Health Law Critics Sharpen Fight Focus On Insurance Tax Credit
According to news reports, critics have pinpointed this part of the health law in their effort to undo the sweeping overhaul. Meanwhile, USA Today reports that very few middle-income taxpayers will pay more as a result of the measure's taxes, fees and penalties.
The Wall Street Journal: Health Law Opponents Challenge Tax Credit
Opponents of the health care overhaul are seizing on how tax credits to buy insurance are distributed as a new front in their fight against the law. Conservative critics have zeroed in on wording in the law that says state-run programs would be the vehicle for subsidizing the cost of mandatory health insurance for lower-income Americans starting in 2014 (Radnofsky, 7/16).
Politico Pro: Exchange Critics: Businesses Could Sue
The brains behind the next possible lawsuit over President Barack Obama's health law say business groups are already gearing up to challenge whether coverage subsidies could flow through exchanges set up by the feds. Case Western Reserve University’s Jonathan Adler and the Cato Institute's Michael Cannon, who argue in a new paper that the health care law only enables subsidies through state-run exchanges, say interest in challenging this major piece of the law is high (Millman, 7/16).
USA Today: Few Will Pay More Under Health Care Law
Though the law is projected to raise more than $800 billion in taxes, fees and penalties over a decade, 40 percent comes from about 3.5 million households with adjusted gross incomes above $200,000. Employers, insurers and health care providers are slated to fork over much of the rest. That leaves only a few taxes that will fall partially on middle-income taxpayers (Kennedy and Wolf, 7/17).
Other news organizations report on the health law and charity care as well as insurers' latest wave of concerns about how its minimum health benefits standards could interfere with the ability to control costs:
St. Louis Beacon: Charity Care Remains Pressing Even If Federal Health Law Is Implemented
One question left unanswered by the health reform law is how much charity care nonprofit hospitals must provide in exchange for numerous tax breaks. These hospitals pay no federal income and capital gains taxes, no state and local property taxes and no taxes on purchases. The issue of whether communities get enough in return for this generosity used to be hotly debated, but it isn't given much ink in the 2,400-page Affordable Care Act. Even so, hospitals will still need relatively robust charity-care budgets because of the number who will remain uninsured in spite of the ACA (Joiner, 7/16).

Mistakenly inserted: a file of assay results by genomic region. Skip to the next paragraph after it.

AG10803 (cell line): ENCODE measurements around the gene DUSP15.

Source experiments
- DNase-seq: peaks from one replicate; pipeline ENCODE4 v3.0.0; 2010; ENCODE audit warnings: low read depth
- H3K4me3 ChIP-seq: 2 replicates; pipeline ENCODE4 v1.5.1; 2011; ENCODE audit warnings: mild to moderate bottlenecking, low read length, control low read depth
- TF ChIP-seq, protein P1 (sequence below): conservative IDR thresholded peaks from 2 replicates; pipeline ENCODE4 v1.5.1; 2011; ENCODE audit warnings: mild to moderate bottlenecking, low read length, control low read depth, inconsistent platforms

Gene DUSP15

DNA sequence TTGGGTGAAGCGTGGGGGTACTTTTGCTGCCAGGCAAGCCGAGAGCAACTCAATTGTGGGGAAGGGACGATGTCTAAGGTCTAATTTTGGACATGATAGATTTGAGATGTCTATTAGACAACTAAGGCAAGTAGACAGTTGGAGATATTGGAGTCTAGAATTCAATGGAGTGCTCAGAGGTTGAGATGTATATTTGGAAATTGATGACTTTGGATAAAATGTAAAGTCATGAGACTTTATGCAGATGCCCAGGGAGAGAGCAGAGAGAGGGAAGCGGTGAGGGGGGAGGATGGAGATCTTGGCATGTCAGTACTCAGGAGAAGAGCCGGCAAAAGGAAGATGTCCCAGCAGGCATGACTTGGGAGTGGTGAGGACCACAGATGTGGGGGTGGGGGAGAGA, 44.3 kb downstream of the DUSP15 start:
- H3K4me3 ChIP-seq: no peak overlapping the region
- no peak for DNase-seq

CQ Healthbeat: Insurers Fear Feds' Minimum Benefits Standard Will Limit Their Ability to Control Costs
Insurers responding to a recent proposal governing the information they must provide to help federal officials set standards for minimum health benefits say they are worried the government will do it in a way that makes coverage unaffordable. Blue Cross Blue Shield plans, which operate in every zip code in the United States, said the proposal goes too far by asking insurers not only to say what benefits they cover, but also how they limit access to covered services (Reichard, 7/16).
Finally, one HHS official offers his take on the health law's future --
Kansas Health Institute News: Affordable Care Act Will Survive Elections, Regional HHS Official Predicts
Talk of repealing the Affordable Care Act is partisan bluster that won’t come to pass even if Republicans sweep the November elections, a top Obama administration health care official predicted at a forum here today. "Even those people who are talking about repealing, privately, they acknowledge that no, the law is here to stay," said Jay Angoff, director of the U.S. Health and Human Services Department region that includes Missouri, Kansas, Nebraska and Iowa. Angoff said that even if Republicans control the White House and U.S. House following the election, they would not have a large enough majority in the Senate to push through legislation to overturn the law. Senate rules require 60 votes to advance most legislation (Sherry, 7/16).